I took on a summer project under the supervision of Professor Jonathan Ostroff at York University in 2011. The primary goal was to investigate software engineering techniques for safety and security certification in life-critical systems. The targeted application was medical devices.
Our lab at York U acquired several pacemaker circuits designed by a lab in McMaster University. They have the exact same circuitry used in a certain commercial pacemaker, except laid out on a much bigger piece of PCB for easy debugging and educational purpose.
My part of the project was to design and implement a high-level API for access to the embedded system hardware. The hardware comes with little to no documentation (with several critical errors as well), so a fair bit of reverse-engineering was required. I actually enjoyed this bit of the project the most: reverse-engineering and cross-checking the little documentation with observation from oscilloscope and MATLAB simulation.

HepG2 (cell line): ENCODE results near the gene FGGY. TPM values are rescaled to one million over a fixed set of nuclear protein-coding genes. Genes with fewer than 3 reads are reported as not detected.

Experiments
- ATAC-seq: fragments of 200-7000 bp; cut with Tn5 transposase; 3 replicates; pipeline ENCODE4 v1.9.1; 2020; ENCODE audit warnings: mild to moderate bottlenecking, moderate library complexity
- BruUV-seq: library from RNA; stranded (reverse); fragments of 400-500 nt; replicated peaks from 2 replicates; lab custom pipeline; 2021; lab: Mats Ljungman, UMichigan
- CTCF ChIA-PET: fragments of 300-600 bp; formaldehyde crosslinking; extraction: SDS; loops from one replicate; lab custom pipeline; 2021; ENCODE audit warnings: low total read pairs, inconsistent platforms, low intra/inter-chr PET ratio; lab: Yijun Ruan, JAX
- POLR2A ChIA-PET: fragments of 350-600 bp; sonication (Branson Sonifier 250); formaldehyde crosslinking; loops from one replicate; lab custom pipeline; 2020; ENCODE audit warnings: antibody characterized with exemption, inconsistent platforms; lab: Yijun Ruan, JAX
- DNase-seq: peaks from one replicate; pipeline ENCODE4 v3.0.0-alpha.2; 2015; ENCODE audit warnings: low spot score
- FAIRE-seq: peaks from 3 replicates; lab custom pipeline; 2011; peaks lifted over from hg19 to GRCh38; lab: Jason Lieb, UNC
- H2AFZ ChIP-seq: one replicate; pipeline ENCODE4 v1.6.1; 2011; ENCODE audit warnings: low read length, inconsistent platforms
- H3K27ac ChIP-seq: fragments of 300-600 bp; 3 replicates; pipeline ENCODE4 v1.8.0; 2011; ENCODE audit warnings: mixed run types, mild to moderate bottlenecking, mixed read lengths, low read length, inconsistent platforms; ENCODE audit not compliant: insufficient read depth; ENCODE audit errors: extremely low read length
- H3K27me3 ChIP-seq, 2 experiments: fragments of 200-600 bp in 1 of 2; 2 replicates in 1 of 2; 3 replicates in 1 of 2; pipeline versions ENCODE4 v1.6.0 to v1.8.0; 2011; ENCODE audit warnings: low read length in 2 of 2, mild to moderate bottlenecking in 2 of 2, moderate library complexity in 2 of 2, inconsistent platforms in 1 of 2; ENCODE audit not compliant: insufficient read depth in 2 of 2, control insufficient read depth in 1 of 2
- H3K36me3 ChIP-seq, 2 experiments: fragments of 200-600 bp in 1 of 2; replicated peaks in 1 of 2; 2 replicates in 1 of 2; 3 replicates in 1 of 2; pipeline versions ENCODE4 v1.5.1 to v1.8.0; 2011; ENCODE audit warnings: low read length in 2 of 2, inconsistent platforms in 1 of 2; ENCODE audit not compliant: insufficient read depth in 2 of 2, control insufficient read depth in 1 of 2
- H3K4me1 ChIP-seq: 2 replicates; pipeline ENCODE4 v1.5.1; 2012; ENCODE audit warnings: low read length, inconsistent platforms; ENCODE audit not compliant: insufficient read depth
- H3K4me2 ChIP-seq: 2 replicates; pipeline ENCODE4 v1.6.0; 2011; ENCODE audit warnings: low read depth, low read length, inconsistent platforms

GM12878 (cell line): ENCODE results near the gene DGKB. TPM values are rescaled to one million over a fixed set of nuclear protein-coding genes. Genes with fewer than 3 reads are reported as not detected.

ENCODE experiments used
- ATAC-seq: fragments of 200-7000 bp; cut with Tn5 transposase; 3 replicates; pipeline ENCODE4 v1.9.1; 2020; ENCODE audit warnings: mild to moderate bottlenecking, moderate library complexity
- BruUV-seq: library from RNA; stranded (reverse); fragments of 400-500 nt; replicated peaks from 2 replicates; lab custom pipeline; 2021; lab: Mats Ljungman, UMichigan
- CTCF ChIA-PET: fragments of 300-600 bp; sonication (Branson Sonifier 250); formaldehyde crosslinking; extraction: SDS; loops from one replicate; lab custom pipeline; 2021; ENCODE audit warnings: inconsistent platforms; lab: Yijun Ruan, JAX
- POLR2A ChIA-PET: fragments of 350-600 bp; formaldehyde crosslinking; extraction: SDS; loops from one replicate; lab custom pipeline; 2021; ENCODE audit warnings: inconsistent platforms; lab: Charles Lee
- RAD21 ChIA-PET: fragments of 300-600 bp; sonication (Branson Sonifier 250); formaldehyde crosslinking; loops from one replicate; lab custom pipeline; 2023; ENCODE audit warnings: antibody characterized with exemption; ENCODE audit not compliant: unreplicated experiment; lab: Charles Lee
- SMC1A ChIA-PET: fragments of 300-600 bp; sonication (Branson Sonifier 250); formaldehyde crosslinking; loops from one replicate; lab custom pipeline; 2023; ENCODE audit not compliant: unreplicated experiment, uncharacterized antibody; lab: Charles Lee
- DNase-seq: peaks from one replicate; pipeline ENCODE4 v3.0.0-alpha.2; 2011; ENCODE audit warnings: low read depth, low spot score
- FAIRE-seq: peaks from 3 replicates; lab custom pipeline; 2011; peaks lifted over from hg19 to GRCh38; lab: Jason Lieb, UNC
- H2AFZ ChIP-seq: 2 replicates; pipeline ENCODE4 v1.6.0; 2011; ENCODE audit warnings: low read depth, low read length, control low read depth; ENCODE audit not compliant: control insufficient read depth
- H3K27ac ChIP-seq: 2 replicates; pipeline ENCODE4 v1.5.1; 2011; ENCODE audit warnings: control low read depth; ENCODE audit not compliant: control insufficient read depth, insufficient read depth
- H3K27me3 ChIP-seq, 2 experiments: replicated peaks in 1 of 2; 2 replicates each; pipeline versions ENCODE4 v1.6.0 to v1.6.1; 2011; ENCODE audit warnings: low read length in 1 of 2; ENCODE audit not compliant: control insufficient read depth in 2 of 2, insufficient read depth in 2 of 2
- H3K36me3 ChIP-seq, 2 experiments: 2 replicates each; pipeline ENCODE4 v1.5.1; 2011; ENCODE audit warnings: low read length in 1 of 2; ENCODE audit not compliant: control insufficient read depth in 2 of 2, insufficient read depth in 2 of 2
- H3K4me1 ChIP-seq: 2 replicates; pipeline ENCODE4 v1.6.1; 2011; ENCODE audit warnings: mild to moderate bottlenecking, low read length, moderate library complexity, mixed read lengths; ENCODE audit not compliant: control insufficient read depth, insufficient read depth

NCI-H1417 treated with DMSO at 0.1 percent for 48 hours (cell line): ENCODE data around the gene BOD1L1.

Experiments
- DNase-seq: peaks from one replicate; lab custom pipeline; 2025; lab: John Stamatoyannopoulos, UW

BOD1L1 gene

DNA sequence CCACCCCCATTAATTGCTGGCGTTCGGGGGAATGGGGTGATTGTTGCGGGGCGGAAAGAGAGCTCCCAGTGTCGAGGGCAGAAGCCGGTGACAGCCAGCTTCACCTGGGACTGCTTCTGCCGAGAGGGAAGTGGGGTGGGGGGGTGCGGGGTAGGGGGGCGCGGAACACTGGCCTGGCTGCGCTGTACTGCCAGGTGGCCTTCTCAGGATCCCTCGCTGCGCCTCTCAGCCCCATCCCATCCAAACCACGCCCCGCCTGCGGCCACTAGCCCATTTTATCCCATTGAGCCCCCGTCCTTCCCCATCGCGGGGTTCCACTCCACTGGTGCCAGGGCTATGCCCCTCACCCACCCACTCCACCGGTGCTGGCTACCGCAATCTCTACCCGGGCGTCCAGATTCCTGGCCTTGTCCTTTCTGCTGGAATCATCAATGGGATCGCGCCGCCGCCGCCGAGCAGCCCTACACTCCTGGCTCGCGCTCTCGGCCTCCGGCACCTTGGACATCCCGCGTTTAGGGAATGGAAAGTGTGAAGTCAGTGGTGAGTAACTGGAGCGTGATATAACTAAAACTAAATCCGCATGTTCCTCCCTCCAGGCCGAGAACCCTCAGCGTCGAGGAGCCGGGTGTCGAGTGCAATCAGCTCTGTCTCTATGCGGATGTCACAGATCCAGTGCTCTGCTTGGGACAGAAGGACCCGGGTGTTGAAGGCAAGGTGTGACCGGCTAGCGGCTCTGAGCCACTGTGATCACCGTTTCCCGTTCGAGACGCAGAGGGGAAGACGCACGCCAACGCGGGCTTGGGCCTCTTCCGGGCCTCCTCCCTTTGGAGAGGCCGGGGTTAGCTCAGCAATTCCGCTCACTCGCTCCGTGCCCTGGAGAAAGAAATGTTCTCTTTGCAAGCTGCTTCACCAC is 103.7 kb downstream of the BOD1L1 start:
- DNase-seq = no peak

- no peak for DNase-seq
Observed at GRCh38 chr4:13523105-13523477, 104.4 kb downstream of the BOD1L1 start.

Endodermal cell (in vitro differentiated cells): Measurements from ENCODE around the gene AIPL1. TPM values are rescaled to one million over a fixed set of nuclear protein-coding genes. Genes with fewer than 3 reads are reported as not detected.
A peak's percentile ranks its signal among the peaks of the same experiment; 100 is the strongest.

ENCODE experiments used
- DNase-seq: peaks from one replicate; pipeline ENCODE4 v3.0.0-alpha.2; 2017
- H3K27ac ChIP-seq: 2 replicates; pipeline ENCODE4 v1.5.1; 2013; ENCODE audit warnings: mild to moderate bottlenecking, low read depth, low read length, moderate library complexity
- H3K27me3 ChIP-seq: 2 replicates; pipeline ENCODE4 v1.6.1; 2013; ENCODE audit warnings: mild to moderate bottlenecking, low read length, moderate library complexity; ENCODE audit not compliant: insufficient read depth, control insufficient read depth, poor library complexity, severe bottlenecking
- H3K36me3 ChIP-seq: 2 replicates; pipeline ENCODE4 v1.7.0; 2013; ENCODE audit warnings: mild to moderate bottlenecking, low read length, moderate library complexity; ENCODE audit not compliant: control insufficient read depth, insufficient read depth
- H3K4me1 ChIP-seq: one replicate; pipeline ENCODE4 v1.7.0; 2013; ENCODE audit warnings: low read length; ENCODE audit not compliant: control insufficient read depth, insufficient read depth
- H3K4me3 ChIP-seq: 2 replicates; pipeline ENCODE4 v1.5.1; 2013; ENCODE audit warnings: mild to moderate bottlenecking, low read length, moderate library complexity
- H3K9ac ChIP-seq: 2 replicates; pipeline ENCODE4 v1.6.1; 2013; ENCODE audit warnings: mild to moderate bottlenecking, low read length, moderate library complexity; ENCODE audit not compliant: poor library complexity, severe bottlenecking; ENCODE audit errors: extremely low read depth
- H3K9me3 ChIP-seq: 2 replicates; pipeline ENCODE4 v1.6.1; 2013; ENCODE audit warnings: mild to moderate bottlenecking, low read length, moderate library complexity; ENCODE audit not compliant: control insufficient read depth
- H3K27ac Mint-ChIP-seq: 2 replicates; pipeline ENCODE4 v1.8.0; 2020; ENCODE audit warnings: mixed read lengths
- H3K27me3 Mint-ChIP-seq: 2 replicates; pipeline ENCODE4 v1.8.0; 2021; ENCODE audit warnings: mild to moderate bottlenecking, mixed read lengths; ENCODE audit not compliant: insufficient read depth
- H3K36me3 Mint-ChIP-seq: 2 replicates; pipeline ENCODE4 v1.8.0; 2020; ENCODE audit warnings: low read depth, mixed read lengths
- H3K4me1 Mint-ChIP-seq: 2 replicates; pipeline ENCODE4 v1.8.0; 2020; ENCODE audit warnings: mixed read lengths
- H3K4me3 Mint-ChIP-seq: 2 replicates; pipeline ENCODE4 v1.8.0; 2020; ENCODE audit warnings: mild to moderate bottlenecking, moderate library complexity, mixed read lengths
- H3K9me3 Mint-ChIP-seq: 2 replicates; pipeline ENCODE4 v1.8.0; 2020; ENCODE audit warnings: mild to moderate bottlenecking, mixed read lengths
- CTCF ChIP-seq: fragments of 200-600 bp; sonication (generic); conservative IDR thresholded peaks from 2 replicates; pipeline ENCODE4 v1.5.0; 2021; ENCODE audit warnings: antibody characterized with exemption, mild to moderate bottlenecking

The key deliverables are
- Software on the pacemaker embedded system, written in PIC C
- User interface on PC, written in Visual C#
- A set of software demos highlighting the specific function of every peripheral circuit
- Extensive documentation
- Weekly presentations
Here's my favorite system diagram of the embedded system of the pacemaker:
Took all my experience in debugging embedded hardware, skills in reading data sheets and writing MATLAB simulation (plus a bit of Office knowledge...) to produce this graph. It's my favorite because of its technical content and because it looks nice. To me anyway.
Project webpage at the Software Engineering Lab (SEL) at York University: